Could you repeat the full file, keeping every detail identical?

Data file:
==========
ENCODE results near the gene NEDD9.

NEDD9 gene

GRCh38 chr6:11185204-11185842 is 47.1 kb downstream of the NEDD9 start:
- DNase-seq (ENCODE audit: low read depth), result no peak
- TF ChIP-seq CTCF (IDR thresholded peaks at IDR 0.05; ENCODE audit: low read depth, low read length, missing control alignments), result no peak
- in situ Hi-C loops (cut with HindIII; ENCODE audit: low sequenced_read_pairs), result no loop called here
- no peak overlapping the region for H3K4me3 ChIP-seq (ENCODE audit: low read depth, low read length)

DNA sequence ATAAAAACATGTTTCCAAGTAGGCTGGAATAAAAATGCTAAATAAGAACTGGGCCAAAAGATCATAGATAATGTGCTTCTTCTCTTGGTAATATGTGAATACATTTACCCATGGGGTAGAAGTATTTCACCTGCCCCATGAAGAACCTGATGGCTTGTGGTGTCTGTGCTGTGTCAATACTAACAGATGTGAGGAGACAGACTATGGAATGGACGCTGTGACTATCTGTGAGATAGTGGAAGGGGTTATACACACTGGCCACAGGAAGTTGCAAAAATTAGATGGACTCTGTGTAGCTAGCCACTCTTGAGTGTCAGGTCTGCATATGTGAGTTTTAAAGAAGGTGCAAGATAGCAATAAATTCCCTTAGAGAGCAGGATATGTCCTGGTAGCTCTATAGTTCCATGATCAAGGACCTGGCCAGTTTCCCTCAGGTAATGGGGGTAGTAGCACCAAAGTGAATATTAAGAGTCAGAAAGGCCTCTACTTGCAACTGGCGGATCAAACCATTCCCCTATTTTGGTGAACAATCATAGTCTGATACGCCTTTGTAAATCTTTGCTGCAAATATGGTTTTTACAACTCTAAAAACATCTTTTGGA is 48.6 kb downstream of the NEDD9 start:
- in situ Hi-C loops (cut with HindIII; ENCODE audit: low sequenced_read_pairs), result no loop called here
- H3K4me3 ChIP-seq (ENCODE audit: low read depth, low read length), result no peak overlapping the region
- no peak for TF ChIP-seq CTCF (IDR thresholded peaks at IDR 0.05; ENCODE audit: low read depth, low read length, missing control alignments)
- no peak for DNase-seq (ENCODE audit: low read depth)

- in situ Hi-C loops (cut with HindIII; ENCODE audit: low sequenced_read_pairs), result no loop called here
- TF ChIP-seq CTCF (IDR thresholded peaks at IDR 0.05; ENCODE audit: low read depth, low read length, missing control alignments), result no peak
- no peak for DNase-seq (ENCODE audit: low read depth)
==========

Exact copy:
ENCODE results near the gene NEDD9.

NEDD9 gene

GRCh38 chr6:11185204-11185842 is 47.1 kb downstream of the NEDD9 start:
- DNase-seq (ENCODE audit: low read depth), result no peak
- TF ChIP-seq CTCF (IDR thresholded peaks at IDR 0.05; ENCODE audit: low read depth, low read length, missing control alignments), result no peak
- in situ Hi-C loops (cut with HindIII; ENCODE audit: low sequenced_read_pairs), result no loop called here
- no peak overlapping the region for H3K4me3 ChIP-seq (ENCODE audit: low read depth, low read length)

DNA sequence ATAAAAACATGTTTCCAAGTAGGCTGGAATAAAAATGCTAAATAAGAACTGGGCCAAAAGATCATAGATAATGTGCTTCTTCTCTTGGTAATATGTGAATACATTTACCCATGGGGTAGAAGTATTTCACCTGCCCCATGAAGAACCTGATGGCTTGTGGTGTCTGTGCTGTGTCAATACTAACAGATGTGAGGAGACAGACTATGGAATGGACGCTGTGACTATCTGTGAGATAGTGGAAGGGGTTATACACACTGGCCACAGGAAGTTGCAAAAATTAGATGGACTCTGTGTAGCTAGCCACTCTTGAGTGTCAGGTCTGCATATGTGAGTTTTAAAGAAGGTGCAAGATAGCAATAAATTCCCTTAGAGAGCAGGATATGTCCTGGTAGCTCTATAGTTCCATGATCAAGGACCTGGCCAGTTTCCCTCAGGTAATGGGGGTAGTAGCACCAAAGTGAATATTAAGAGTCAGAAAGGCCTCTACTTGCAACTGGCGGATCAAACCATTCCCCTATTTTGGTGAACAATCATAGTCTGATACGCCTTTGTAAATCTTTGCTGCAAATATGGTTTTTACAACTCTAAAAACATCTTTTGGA is 48.6 kb downstream of the NEDD9 start:
- in situ Hi-C loops (cut with HindIII; ENCODE audit: low sequenced_read_pairs), result no loop called here
- H3K4me3 ChIP-seq (ENCODE audit: low read depth, low read length), result no peak overlapping the region
- no peak for TF ChIP-seq CTCF (IDR thresholded peaks at IDR 0.05; ENCODE audit: low read depth, low read length, missing control alignments)
- no peak for DNase-seq (ENCODE audit: low read depth)

- in situ Hi-C loops (cut with HindIII; ENCODE audit: low sequenced_read_pairs), result no loop called here
- TF ChIP-seq CTCF (IDR thresholded peaks at IDR 0.05; ENCODE audit: low read depth, low read length, missing control alignments), result no peak
- no peak for DNase-seq (ENCODE audit: low read depth)